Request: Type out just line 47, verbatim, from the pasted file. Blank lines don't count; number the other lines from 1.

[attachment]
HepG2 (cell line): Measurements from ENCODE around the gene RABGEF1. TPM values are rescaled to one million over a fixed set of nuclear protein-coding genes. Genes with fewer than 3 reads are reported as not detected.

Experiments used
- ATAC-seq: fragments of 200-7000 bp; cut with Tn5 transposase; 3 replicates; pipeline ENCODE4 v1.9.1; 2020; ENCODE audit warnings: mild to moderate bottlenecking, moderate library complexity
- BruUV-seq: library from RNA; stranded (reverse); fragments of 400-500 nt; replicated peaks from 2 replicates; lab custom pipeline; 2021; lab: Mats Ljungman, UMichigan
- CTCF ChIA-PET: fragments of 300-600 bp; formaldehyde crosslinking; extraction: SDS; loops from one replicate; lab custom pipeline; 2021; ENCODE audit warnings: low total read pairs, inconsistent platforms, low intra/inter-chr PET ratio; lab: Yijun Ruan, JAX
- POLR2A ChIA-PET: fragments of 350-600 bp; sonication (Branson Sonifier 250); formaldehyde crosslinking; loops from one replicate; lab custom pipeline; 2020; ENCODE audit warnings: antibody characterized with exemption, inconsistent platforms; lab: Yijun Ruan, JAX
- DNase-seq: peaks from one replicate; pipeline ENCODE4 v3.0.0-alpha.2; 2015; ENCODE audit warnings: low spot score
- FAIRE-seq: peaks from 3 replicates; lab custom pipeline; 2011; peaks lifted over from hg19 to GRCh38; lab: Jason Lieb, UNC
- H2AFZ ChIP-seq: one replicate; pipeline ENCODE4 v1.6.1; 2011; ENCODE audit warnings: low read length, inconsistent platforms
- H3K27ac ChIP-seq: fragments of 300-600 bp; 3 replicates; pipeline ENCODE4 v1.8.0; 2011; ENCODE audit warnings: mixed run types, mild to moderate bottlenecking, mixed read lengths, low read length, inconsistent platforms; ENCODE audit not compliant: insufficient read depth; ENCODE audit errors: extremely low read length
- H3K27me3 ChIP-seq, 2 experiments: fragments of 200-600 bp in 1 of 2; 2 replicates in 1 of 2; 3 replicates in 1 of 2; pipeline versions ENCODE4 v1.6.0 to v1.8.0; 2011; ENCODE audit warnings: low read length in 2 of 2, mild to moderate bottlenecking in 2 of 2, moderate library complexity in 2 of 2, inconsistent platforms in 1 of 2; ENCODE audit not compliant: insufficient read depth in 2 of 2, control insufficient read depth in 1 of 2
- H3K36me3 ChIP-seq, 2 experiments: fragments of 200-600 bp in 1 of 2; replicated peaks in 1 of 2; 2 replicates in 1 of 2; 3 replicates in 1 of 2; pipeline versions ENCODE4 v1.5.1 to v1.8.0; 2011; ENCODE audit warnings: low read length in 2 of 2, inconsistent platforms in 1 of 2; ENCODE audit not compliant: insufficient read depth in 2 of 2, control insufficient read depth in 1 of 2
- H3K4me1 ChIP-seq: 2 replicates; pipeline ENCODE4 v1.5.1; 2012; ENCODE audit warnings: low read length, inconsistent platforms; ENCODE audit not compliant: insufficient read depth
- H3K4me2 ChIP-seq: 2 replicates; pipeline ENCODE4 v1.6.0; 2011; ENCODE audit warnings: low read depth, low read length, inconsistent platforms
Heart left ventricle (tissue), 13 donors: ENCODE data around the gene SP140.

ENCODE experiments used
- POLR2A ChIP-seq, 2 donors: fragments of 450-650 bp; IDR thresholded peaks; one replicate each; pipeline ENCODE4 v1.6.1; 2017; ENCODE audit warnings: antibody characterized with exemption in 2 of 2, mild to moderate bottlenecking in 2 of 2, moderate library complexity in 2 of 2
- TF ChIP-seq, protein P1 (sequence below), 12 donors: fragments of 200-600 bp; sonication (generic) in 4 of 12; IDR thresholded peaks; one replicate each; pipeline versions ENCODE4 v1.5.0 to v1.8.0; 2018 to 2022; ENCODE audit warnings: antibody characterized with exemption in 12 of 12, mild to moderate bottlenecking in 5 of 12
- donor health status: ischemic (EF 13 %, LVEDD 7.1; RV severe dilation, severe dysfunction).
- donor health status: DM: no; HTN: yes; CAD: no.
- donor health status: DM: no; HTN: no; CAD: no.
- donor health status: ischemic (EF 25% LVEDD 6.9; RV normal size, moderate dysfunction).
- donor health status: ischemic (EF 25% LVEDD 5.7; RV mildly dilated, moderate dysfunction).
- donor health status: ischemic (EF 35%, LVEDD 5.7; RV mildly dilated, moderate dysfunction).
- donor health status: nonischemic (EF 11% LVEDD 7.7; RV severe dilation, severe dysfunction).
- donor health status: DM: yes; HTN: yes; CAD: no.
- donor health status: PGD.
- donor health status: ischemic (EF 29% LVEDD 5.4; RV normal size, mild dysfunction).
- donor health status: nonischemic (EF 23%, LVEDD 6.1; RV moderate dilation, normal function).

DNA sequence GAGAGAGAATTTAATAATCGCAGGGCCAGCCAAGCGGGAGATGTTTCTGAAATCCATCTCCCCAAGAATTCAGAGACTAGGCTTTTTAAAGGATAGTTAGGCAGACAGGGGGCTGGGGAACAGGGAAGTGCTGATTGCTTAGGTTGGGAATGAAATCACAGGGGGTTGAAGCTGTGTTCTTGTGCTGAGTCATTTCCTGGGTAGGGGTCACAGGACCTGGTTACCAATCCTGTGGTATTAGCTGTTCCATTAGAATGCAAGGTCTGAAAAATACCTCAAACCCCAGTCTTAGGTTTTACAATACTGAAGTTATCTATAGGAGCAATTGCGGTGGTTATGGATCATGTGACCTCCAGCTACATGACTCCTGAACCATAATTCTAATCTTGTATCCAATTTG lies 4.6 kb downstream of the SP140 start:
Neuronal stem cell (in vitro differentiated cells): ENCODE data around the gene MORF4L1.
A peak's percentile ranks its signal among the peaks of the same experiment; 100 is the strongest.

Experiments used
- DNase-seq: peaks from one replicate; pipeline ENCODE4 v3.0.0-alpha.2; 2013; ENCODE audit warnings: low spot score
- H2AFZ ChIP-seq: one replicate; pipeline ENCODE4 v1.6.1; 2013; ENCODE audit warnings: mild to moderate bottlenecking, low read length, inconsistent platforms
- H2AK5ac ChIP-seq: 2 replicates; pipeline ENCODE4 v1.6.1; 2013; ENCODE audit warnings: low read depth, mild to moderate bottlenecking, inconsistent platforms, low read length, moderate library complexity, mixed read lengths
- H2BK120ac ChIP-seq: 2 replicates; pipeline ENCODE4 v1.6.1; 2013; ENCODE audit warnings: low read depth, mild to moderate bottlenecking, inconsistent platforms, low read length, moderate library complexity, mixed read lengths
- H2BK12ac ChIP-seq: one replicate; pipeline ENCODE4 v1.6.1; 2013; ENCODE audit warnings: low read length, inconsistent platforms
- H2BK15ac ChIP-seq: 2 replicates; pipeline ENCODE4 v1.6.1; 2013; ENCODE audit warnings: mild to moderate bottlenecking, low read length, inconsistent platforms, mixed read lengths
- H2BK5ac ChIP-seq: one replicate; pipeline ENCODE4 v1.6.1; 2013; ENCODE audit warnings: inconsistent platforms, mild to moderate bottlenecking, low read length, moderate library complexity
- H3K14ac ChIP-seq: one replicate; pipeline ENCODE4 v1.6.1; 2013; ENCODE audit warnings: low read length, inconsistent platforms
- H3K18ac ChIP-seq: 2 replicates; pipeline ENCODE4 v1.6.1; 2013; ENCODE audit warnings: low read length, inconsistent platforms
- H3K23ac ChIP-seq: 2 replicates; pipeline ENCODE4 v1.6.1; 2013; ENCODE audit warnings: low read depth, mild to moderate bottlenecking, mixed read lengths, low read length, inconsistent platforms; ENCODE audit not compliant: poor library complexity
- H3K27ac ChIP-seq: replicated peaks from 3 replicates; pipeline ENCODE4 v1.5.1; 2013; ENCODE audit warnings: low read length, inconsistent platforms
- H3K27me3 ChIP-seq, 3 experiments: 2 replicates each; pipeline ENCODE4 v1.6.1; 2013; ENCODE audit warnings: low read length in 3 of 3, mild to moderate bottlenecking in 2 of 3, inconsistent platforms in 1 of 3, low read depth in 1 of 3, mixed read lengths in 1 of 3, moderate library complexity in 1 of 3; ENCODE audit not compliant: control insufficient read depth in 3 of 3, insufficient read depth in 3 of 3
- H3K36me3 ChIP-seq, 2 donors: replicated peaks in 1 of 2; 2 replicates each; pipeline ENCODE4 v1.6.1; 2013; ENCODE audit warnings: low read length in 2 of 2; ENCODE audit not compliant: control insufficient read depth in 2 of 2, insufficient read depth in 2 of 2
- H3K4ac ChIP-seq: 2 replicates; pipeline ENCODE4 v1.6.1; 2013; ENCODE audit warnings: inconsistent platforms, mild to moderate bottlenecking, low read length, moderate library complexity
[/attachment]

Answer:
- H3K4ac ChIP-seq: 2 replicates; pipeline ENCODE4 v1.6.1; 2013; ENCODE audit warnings: inconsistent platforms, mild to moderate bottlenecking, low read length, moderate library complexity